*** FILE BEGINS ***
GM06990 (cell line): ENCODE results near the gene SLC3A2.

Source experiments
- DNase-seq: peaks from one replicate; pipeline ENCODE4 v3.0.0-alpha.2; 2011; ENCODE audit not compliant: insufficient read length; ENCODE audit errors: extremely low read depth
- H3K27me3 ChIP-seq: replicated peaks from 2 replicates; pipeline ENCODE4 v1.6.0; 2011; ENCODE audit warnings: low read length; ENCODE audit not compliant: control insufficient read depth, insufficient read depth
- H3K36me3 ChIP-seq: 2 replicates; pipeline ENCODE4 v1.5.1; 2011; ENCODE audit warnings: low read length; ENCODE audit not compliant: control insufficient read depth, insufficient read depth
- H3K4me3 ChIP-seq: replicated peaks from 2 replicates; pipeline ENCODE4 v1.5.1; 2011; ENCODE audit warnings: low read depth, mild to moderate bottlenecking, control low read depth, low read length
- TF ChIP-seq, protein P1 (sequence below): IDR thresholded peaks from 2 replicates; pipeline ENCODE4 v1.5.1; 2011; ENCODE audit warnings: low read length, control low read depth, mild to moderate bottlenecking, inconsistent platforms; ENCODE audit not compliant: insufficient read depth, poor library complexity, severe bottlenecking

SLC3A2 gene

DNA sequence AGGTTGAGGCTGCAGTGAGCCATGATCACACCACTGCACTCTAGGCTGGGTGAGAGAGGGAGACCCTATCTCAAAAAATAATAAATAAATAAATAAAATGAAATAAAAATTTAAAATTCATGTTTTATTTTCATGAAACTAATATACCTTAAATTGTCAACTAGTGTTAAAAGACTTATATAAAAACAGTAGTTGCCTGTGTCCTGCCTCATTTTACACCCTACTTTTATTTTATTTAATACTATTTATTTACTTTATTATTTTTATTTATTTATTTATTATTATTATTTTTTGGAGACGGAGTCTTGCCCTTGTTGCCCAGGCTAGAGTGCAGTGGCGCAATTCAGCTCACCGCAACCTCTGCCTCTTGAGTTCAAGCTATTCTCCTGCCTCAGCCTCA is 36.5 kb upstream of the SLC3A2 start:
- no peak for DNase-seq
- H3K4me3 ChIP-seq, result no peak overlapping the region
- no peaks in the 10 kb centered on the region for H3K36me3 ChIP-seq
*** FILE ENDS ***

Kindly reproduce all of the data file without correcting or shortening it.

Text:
GM06990 (cell line): ENCODE results near the gene SLC3A2.

Source experiments
- DNase-seq: peaks from one replicate; pipeline ENCODE4 v3.0.0-alpha.2; 2011; ENCODE audit not compliant: insufficient read length; ENCODE audit errors: extremely low read depth
- H3K27me3 ChIP-seq: replicated peaks from 2 replicates; pipeline ENCODE4 v1.6.0; 2011; ENCODE audit warnings: low read length; ENCODE audit not compliant: control insufficient read depth, insufficient read depth
- H3K36me3 ChIP-seq: 2 replicates; pipeline ENCODE4 v1.5.1; 2011; ENCODE audit warnings: low read length; ENCODE audit not compliant: control insufficient read depth, insufficient read depth
- H3K4me3 ChIP-seq: replicated peaks from 2 replicates; pipeline ENCODE4 v1.5.1; 2011; ENCODE audit warnings: low read depth, mild to moderate bottlenecking, control low read depth, low read length
- TF ChIP-seq, protein P1 (sequence below): IDR thresholded peaks from 2 replicates; pipeline ENCODE4 v1.5.1; 2011; ENCODE audit warnings: low read length, control low read depth, mild to moderate bottlenecking, inconsistent platforms; ENCODE audit not compliant: insufficient read depth, poor library complexity, severe bottlenecking

SLC3A2 gene

DNA sequence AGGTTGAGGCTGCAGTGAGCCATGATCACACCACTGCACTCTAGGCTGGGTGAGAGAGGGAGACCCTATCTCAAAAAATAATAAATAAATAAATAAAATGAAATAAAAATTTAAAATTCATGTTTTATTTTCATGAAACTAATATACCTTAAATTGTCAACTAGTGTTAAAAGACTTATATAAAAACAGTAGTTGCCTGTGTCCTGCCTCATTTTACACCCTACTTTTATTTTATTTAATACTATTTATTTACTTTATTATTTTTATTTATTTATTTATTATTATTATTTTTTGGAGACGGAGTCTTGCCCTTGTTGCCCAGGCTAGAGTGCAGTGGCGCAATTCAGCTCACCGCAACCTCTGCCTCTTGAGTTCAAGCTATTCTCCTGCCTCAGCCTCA is 36.5 kb upstream of the SLC3A2 start:
- no peak for DNase-seq
- H3K4me3 ChIP-seq, result no peak overlapping the region
- no peaks in the 10 kb centered on the region for H3K36me3 ChIP-seq